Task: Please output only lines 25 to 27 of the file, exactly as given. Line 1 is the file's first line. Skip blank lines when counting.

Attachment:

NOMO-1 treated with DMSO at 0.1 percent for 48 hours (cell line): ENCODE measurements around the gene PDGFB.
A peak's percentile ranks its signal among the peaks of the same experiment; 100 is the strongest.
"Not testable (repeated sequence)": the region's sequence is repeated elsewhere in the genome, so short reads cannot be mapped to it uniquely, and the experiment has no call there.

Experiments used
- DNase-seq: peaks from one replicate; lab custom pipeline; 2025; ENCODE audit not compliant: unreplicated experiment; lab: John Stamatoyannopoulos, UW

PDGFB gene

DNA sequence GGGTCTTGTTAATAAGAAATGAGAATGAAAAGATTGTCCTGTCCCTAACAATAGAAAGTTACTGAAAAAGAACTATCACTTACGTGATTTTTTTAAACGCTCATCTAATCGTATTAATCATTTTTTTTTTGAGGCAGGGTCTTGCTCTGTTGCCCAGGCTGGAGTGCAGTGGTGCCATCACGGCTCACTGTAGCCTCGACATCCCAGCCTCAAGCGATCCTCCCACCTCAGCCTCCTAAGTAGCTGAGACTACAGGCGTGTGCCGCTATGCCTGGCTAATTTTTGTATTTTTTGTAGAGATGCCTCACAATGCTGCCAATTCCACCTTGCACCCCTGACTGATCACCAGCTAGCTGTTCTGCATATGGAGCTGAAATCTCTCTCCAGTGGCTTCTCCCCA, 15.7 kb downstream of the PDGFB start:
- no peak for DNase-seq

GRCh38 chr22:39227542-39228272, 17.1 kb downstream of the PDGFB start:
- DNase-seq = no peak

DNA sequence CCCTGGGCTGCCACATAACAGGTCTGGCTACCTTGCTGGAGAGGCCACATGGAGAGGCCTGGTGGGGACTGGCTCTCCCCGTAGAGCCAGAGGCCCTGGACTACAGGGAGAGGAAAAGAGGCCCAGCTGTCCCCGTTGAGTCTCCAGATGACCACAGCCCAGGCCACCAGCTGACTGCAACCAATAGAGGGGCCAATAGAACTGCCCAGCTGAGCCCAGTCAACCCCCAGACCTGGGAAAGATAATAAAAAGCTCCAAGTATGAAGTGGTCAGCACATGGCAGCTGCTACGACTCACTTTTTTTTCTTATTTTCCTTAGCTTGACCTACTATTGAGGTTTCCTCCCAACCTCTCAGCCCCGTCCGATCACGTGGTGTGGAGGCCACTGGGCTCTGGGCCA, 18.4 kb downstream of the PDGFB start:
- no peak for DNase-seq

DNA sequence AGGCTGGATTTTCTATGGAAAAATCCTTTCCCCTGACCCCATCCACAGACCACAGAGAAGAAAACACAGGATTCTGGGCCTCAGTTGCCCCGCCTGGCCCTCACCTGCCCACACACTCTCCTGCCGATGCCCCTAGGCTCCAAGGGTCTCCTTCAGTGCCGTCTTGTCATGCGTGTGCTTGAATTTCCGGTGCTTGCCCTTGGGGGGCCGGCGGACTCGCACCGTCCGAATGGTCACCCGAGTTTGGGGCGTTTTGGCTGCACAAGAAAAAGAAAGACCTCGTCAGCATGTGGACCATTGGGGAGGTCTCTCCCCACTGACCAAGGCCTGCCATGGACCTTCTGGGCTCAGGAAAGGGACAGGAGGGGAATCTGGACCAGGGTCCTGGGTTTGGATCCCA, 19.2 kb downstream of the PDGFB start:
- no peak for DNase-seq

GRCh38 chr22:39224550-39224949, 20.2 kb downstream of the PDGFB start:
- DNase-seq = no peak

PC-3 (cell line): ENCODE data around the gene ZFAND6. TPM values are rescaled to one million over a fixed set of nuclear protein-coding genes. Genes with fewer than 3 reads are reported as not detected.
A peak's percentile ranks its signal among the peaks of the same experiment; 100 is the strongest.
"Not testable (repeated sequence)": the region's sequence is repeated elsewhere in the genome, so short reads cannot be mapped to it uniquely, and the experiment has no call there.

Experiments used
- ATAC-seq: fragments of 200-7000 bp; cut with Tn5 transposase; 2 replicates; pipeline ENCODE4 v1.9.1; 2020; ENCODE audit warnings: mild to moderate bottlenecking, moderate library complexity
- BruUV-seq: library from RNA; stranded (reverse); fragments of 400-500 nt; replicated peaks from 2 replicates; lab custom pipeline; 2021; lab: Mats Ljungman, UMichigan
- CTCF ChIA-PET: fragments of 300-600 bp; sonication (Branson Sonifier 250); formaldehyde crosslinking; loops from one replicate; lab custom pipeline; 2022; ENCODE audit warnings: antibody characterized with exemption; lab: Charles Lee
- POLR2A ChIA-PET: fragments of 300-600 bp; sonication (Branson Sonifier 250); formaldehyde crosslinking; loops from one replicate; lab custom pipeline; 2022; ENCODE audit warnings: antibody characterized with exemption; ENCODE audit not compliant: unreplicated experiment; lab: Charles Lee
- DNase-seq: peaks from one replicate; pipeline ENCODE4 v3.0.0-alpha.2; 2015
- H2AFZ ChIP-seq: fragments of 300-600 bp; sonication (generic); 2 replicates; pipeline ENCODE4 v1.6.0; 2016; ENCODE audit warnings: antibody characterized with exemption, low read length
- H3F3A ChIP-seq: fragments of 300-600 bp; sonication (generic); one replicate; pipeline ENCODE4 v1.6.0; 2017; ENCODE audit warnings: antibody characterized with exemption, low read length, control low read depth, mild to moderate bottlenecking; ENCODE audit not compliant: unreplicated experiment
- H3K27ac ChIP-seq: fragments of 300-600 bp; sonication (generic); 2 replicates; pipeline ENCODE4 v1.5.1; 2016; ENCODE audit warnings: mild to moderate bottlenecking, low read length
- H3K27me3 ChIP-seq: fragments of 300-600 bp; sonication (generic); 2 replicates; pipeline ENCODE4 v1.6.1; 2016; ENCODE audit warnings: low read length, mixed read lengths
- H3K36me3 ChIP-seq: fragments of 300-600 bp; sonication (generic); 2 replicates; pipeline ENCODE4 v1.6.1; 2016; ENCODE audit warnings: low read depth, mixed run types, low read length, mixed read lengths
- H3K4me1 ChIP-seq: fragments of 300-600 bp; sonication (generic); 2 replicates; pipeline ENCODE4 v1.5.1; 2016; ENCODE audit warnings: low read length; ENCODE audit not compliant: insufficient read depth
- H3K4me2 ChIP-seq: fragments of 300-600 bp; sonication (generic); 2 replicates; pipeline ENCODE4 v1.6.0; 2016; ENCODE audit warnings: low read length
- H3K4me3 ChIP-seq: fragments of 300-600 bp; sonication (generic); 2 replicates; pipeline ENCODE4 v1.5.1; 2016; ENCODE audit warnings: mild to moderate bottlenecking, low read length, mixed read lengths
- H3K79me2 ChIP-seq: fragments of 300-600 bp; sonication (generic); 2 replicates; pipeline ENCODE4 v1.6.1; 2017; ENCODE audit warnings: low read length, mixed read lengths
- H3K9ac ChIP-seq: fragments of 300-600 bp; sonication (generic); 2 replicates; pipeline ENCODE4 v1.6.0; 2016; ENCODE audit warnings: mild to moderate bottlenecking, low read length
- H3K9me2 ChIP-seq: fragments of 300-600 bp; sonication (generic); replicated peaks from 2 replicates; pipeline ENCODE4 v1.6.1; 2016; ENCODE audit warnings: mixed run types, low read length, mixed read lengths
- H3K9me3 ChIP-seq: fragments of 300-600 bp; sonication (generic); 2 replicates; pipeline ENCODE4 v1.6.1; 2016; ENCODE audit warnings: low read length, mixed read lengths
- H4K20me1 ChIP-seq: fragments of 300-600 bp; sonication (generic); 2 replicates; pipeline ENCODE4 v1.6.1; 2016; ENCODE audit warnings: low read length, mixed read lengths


- DNase-seq: peaks from one replicate; pipeline ENCODE4 v3.0.0-alpha.2; 2015
- H2AFZ ChIP-seq: fragments of 300-600 bp; sonication (generic); 2 replicates; pipeline ENCODE4 v1.6.0; 2016; ENCODE audit warnings: antibody characterized with exemption, low read length
- H3F3A ChIP-seq: fragments of 300-600 bp; sonication (generic); one replicate; pipeline ENCODE4 v1.6.0; 2017; ENCODE audit warnings: antibody characterized with exemption, low read length, control low read depth, mild to moderate bottlenecking; ENCODE audit not compliant: unreplicated experiment